Glebe, New South Wales
Sydney, New South Wales
|Population||11,123 (2011 census)|
|• Density||6,180/km2 (16,000/sq mi)|
|Area||1.8 km2 (0.7 sq mi)|
|Location||3 km (2 mi) south-west of Sydney CBD|
|LGA(s)||City of Sydney|
Glebe is an Inner Western suburb of Sydney. Glebe is located 3 km south-west of the Sydney central business district and is part of the local government area of the City of Sydney, in the Inner West region.
Glebe is surrounded by Blackwattle Bay and Rozelle Bay, inlets of Sydney Harbour, in the north. The suburb of Ultimo lies to the east and the suburbs of Annandale and Forest Lodge lie to the west. The southern boundary is formed by Parramatta Road and Broadway. Broadway is a locality around the road of the same name, which is located on the border of Glebe, Chippendale and Ultimo.
Glebe's name is derived from the fact that the land on which it was developed was a glebe, originally owned by the Anglican Church. 'The Glebe' was a land grant of 400 acres (1.6 km2) given by Governor Arthur Phillip to Reverend Richard Johnson, Chaplain of the First Fleet, in 1790.
In the 19th century, Glebe was home to architect, Edmund Blacket, who had migrated from England. Blacket built his family home, Bidura, on Glebe Point Road in 1858, designing it along conventional Victorian Regency lines. He also designed St John's Church, on the corner of Glebe Point Road and St Johns Road. The church was built from 1868 to 1870.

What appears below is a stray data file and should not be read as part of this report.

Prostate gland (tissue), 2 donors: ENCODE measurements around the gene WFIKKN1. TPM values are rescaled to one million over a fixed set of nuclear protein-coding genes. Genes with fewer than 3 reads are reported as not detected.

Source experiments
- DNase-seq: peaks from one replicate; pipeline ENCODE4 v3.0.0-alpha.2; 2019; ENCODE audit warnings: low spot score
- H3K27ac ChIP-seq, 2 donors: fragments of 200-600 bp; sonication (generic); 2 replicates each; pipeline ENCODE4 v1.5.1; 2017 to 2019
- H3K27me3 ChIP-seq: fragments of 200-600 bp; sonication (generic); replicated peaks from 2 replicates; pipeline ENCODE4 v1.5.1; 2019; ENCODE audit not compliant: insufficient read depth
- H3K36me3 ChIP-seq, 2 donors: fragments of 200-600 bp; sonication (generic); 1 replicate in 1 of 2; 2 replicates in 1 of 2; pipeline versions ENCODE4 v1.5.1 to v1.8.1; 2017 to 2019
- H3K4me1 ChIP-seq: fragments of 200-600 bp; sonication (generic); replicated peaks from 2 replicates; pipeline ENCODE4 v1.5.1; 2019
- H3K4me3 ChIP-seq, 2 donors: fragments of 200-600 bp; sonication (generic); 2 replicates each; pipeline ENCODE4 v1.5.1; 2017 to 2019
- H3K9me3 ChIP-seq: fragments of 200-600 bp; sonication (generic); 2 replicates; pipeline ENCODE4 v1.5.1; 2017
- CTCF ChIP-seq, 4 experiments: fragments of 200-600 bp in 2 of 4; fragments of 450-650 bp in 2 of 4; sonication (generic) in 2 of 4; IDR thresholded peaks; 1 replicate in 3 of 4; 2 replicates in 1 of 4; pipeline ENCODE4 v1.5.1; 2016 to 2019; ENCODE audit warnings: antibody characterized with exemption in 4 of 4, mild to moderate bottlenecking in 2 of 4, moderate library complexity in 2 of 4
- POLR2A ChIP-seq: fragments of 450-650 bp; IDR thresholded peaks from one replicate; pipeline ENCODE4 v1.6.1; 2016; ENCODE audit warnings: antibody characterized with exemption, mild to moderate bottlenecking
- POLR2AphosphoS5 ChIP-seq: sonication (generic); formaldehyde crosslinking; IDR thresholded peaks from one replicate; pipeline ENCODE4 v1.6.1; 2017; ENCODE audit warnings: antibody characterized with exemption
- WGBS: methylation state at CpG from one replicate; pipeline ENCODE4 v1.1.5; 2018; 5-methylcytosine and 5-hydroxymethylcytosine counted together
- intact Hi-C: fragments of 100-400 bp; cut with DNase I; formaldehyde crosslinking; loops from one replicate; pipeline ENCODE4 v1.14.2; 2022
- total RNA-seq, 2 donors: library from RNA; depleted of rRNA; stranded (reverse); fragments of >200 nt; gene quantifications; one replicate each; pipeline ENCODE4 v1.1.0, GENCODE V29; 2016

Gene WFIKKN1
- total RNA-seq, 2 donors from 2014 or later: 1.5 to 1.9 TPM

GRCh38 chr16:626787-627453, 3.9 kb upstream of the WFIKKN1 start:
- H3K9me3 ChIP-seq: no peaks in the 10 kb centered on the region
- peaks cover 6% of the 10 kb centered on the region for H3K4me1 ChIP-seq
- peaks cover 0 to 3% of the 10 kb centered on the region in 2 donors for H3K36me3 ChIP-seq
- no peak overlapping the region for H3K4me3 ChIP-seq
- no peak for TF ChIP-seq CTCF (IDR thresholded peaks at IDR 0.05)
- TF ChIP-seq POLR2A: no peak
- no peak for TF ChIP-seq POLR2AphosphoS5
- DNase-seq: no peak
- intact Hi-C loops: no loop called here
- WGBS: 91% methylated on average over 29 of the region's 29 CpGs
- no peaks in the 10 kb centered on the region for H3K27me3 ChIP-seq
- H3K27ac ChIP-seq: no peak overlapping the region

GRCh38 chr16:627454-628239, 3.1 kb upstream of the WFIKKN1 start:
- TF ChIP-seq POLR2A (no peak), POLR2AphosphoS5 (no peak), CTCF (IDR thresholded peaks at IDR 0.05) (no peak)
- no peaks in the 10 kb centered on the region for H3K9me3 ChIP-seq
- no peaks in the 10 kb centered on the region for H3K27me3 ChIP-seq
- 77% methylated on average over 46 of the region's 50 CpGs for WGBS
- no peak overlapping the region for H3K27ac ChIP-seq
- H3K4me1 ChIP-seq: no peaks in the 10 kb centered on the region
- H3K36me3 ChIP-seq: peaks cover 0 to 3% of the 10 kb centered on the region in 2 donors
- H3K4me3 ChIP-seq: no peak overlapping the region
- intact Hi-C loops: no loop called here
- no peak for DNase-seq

The Rozelle Tram Depot, opened for service on 17 April 1904. The depot served the inner western suburbs tram routes to Leichhardt, Balmain, Birchgrove, Abbotsford, and Lilyfield. During its peak of operations the depot was a major place of employment, employing up to 650 staff and was one of few workplaces of significant size in the Glebe area during its period. The depot ceased operations on 22 November 1958.
The suburb of Glebe was home to a first grade football team in the New South Wales Rugby League, now the National Rugby League. The Glebe Dirty Reds were formed in 1908 and played in the first seasons of rugby league in Australia, with home games at Wentworth Park. The foundation club did not win a premiership, and was excluded from the competition in 1930.
- Sze Yup Temple (Chinese: 四邑廟) is located in Edward Street and was originally built in 1898 by Chinese immigrants from Sze Yup, Guangdong province, China. It provided a focal point for the early Chinese market gardeners in the area and is still in use today. The present building, which replaced one destroyed by fire, dates from 1955. Arsonists caused another fire in January 2008, damaging the roof and all its contents. Racism and anti-Chinese sentiments just prior to Chinese New Year in February were suspected as motives, but police refused to confirm or deny this. While refusing to agree to community suspicions that the fire was racially-motivated, in January 2009 the local council allowed reconstruction work as a sign of goodwill. The temple is heritage-listed.
- Bellevue, located in Blackwattle Park, was built in 1896 by Ambrose Thornley for prominent Glebe resident William Jarrett. It was later restored and turned into a cafe. Bellevue is heritage-listed.